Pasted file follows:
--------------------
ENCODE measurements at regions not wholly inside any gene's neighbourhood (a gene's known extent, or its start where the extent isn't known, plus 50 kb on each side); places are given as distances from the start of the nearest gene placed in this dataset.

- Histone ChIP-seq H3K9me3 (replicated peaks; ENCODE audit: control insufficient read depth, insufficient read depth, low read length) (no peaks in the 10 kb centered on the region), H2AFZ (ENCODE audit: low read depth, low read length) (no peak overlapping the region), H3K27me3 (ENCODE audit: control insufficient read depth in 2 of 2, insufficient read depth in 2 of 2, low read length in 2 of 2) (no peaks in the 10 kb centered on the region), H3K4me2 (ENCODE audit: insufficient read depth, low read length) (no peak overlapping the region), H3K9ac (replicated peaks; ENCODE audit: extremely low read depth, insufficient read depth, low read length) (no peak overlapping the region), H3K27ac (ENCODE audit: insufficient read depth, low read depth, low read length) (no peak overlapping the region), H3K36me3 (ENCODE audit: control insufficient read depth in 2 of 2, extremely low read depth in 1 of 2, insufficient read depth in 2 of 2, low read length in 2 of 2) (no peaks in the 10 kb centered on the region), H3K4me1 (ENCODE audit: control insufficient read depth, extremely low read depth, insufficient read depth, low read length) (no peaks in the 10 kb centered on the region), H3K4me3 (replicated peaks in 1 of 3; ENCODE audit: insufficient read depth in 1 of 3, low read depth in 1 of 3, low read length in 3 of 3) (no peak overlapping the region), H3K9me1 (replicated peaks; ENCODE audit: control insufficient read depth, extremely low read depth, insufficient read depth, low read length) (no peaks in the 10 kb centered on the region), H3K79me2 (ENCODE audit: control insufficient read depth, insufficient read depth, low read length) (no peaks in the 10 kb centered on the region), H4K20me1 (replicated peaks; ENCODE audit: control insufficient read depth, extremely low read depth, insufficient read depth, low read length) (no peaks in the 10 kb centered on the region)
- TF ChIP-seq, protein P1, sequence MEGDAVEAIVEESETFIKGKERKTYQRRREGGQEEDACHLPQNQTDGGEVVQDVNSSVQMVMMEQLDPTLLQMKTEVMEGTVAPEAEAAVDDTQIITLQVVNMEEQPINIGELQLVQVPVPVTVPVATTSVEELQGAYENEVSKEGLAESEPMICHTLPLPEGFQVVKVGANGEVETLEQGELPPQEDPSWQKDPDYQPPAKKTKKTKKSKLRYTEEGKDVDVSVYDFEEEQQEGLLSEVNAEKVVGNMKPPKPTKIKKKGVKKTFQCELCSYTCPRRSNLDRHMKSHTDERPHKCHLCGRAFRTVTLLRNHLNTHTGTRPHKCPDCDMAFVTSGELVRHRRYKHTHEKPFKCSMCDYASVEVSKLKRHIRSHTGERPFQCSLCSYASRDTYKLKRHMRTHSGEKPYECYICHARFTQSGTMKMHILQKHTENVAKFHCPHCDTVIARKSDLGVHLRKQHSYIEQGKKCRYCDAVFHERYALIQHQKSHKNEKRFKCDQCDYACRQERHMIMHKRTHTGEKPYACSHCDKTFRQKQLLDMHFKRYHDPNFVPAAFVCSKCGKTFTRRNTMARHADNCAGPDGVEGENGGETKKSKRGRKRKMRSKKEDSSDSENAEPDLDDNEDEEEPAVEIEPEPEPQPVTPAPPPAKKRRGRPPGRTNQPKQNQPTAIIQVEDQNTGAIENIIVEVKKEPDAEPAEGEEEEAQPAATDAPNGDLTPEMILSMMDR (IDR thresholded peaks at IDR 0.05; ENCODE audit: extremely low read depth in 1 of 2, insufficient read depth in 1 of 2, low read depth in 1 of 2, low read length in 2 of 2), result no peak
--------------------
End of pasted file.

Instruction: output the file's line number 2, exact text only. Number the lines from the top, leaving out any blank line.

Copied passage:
- Histone ChIP-seq H3K9me3 (replicated peaks; ENCODE audit: control insufficient read depth, insufficient read depth, low read length) (no peaks in the 10 kb centered on the region), H2AFZ (ENCODE audit: low read depth, low read length) (no peak overlapping the region), H3K27me3 (ENCODE audit: control insufficient read depth in 2 of 2, insufficient read depth in 2 of 2, low read length in 2 of 2) (no peaks in the 10 kb centered on the region), H3K4me2 (ENCODE audit: insufficient read depth, low read length) (no peak overlapping the region), H3K9ac (replicated peaks; ENCODE audit: extremely low read depth, insufficient read depth, low read length) (no peak overlapping the region), H3K27ac (ENCODE audit: insufficient read depth, low read depth, low read length) (no peak overlapping the region), H3K36me3 (ENCODE audit: control insufficient read depth in 2 of 2, extremely low read depth in 1 of 2, insufficient read depth in 2 of 2, low read length in 2 of 2) (no peaks in the 10 kb centered on the region), H3K4me1 (ENCODE audit: control insufficient read depth, extremely low read depth, insufficient read depth, low read length) (no peaks in the 10 kb centered on the region), H3K4me3 (replicated peaks in 1 of 3; ENCODE audit: insufficient read depth in 1 of 3, low read depth in 1 of 3, low read length in 3 of 3) (no peak overlapping the region), H3K9me1 (replicated peaks; ENCODE audit: control insufficient read depth, extremely low read depth, insufficient read depth, low read length) (no peaks in the 10 kb centered on the region), H3K79me2 (ENCODE audit: control insufficient read depth, insufficient read depth, low read length) (no peaks in the 10 kb centered on the region), H4K20me1 (replicated peaks; ENCODE audit: control insufficient read depth, extremely low read depth, insufficient read depth, low read length) (no peaks in the 10 kb centered on the region)